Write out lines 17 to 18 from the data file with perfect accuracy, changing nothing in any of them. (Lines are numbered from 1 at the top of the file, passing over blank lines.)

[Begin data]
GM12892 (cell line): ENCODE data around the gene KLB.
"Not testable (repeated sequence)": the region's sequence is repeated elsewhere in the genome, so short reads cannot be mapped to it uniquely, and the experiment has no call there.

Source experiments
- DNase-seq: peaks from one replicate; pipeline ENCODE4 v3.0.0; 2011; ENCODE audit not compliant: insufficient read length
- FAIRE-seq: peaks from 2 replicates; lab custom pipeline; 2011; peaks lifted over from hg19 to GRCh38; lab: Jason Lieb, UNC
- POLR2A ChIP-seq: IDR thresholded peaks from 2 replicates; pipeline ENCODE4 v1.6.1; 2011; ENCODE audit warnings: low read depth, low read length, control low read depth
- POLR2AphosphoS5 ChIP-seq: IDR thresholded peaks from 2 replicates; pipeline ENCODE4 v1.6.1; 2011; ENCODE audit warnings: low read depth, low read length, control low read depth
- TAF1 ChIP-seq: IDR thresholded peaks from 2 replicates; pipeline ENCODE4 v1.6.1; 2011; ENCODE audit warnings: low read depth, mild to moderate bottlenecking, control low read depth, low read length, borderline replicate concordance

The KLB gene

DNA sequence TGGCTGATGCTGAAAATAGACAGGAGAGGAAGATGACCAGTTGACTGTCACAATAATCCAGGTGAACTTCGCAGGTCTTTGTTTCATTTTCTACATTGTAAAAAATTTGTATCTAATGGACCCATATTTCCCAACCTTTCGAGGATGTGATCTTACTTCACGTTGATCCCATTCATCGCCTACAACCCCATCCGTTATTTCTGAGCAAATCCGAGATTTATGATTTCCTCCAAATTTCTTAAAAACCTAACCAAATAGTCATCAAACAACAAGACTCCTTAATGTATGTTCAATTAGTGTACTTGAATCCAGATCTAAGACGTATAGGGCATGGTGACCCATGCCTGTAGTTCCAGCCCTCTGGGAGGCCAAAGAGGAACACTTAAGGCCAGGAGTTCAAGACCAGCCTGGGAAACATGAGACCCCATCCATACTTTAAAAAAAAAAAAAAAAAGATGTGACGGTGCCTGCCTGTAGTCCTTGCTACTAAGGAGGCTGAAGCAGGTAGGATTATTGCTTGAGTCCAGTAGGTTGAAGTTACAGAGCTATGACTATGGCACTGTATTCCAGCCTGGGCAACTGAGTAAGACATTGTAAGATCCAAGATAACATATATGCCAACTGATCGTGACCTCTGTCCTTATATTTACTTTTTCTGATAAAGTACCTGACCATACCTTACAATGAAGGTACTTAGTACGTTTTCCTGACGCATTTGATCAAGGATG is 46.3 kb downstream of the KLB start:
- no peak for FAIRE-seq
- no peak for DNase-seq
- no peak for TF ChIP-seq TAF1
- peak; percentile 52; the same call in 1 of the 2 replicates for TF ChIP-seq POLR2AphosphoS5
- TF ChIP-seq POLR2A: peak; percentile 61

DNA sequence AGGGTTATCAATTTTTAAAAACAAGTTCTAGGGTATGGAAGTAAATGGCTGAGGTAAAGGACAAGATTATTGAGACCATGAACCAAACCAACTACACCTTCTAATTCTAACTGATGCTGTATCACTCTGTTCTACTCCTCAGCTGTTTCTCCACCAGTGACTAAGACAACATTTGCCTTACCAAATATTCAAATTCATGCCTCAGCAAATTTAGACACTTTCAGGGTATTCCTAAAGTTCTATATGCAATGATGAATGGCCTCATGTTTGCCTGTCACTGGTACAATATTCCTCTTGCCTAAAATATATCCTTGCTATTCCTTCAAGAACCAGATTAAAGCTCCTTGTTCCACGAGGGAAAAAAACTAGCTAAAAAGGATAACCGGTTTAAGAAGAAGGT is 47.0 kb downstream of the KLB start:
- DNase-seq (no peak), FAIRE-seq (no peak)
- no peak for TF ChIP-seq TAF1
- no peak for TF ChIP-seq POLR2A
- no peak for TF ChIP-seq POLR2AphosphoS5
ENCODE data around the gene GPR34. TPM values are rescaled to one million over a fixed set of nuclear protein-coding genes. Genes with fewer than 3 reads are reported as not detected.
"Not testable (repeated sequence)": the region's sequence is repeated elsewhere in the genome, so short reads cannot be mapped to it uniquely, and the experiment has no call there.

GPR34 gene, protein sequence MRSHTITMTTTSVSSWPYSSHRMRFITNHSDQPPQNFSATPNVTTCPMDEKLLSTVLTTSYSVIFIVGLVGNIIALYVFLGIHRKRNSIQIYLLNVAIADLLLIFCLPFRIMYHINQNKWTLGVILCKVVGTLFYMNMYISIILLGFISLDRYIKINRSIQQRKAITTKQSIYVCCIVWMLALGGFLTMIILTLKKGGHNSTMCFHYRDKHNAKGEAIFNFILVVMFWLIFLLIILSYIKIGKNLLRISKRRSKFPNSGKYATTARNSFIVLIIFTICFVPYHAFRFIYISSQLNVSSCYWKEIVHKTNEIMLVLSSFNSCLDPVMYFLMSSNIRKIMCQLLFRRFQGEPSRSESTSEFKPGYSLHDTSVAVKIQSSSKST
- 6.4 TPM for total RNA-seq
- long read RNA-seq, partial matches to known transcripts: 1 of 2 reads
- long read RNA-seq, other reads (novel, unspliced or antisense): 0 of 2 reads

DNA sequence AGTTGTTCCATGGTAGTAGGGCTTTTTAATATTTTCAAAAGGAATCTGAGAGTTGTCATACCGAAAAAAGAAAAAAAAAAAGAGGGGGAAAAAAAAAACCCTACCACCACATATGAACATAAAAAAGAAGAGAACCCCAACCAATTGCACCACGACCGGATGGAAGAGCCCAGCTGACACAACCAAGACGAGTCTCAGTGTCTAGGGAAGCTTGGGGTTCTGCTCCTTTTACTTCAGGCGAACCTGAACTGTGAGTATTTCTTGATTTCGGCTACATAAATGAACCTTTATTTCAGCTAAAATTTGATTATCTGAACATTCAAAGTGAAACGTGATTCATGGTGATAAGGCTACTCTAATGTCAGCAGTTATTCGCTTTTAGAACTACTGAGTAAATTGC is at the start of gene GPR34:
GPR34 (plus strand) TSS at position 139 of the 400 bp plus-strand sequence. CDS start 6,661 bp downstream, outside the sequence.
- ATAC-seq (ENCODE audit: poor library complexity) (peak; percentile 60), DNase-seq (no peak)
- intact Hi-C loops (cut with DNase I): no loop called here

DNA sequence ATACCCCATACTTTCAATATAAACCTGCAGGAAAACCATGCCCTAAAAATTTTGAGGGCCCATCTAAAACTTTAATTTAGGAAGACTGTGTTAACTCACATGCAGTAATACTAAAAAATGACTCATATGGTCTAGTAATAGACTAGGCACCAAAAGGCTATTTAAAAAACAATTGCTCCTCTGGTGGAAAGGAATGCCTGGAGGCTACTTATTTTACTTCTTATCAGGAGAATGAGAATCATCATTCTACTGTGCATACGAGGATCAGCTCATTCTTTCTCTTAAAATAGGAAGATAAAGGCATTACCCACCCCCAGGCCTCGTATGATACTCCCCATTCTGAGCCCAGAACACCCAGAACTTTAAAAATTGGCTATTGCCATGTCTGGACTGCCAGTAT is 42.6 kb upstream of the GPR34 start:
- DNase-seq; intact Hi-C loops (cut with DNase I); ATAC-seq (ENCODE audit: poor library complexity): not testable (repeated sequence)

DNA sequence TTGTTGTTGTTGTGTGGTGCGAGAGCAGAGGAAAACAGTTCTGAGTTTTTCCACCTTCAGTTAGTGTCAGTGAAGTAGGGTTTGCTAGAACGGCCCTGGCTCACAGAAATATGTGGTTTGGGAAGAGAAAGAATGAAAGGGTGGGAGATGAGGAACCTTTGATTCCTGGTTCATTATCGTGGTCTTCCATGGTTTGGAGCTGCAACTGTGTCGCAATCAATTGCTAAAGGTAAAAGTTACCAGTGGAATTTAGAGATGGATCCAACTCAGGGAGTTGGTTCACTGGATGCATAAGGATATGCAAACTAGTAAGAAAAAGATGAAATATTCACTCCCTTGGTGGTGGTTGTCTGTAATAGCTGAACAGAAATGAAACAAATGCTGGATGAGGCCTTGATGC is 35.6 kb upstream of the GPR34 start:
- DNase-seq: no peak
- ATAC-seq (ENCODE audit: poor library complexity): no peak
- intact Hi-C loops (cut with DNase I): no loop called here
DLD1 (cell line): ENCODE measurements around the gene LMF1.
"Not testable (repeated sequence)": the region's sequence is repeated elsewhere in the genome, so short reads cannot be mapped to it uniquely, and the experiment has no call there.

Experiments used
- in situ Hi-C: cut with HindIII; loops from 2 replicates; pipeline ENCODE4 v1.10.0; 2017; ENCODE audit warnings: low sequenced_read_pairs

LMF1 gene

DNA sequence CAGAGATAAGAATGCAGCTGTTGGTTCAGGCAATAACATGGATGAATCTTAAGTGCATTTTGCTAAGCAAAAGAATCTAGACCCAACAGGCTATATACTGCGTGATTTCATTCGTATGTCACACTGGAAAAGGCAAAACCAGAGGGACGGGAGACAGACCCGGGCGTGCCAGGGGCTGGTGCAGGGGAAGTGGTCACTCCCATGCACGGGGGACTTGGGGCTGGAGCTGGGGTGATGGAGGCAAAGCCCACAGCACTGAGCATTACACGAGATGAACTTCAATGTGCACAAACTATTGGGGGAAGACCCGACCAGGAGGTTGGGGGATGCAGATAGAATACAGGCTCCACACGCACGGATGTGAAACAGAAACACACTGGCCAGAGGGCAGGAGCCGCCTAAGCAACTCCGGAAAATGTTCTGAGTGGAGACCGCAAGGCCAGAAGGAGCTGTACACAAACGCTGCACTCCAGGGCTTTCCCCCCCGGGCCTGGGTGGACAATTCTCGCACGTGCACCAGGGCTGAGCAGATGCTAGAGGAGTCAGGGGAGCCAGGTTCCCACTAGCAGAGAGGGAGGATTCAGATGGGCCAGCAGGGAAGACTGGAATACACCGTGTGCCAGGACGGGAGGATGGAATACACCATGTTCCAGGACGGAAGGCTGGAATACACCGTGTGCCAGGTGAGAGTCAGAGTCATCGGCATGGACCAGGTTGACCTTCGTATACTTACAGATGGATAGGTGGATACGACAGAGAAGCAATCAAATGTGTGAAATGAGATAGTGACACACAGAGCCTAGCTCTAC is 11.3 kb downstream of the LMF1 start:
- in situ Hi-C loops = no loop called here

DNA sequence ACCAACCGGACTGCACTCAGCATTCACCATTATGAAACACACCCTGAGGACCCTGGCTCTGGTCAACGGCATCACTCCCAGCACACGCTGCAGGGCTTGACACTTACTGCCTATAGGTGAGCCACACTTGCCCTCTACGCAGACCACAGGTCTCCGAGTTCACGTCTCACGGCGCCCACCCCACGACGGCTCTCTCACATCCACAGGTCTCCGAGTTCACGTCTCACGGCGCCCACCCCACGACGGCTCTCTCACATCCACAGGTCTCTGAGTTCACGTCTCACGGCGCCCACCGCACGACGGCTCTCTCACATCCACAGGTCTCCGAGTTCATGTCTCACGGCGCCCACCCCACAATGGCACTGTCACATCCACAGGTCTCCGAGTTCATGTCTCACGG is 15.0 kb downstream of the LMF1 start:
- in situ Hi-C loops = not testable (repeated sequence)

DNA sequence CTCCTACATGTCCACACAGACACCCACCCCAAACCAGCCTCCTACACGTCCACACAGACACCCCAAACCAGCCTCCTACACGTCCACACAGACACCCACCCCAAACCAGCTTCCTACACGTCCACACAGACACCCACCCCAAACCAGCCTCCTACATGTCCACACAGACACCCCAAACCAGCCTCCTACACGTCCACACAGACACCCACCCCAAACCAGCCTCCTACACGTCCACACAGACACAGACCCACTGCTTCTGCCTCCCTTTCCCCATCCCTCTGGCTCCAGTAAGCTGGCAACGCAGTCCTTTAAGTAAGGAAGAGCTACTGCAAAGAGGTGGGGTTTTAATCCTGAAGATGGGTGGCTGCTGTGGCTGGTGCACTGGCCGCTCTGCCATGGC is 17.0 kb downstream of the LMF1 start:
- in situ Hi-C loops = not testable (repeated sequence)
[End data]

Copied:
- DNase-seq (no peak), FAIRE-seq (no peak)
- no peak for TF ChIP-seq TAF1